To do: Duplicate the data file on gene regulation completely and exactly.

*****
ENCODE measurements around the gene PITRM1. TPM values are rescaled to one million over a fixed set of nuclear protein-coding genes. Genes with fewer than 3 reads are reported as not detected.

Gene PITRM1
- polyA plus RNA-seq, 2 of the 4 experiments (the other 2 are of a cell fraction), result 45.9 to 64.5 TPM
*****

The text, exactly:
ENCODE measurements around the gene PITRM1. TPM values are rescaled to one million over a fixed set of nuclear protein-coding genes. Genes with fewer than 3 reads are reported as not detected.

Gene PITRM1
- polyA plus RNA-seq, 2 of the 4 experiments (the other 2 are of a cell fraction), result 45.9 to 64.5 TPM